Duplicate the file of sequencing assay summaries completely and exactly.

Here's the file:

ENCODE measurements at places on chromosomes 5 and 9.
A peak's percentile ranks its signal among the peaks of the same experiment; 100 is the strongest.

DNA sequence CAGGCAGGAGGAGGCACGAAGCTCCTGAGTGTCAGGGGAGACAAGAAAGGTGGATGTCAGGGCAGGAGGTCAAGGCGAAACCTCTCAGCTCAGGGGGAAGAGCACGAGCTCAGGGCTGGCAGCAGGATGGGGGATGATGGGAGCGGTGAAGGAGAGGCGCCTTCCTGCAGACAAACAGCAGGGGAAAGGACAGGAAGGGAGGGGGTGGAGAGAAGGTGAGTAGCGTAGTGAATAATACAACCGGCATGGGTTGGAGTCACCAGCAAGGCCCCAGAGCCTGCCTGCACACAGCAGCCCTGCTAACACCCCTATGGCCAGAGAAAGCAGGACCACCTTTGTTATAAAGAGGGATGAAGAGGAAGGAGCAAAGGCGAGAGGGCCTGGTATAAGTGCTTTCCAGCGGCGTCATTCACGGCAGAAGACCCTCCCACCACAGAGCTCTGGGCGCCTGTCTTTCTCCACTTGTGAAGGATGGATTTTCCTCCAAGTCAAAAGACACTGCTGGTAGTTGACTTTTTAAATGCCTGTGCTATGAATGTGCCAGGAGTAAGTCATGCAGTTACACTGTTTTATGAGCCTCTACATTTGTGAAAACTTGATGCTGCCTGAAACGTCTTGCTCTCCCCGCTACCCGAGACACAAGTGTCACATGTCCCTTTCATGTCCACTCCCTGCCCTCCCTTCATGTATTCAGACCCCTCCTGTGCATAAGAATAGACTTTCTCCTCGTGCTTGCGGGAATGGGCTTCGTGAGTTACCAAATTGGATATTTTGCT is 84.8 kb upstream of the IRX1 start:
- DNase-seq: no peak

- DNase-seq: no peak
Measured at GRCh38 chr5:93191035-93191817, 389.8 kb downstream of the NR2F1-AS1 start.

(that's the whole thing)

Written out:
ENCODE measurements at places on chromosomes 5 and 9.
A peak's percentile ranks its signal among the peaks of the same experiment; 100 is the strongest.

DNA sequence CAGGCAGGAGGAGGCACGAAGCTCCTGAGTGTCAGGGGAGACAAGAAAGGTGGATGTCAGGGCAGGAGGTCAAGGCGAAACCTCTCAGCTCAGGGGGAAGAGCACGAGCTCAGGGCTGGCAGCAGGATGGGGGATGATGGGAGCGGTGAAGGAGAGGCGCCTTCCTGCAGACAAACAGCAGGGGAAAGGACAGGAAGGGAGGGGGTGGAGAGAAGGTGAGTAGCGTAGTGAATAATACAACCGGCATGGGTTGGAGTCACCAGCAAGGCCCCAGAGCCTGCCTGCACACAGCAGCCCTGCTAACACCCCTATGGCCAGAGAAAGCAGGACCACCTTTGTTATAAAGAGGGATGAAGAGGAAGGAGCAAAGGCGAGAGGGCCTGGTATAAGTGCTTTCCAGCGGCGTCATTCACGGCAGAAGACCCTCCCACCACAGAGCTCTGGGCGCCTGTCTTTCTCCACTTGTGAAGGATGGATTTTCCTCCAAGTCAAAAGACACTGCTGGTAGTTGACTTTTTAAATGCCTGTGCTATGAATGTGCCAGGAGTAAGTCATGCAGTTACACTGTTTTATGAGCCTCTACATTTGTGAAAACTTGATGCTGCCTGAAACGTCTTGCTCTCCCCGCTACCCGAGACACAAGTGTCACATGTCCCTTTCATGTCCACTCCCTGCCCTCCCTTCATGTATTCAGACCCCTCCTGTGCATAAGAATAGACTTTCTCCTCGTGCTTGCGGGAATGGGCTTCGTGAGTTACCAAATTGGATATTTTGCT is 84.8 kb upstream of the IRX1 start:
- DNase-seq: no peak

- DNase-seq: no peak
Measured at GRCh38 chr5:93191035-93191817, 389.8 kb downstream of the NR2F1-AS1 start.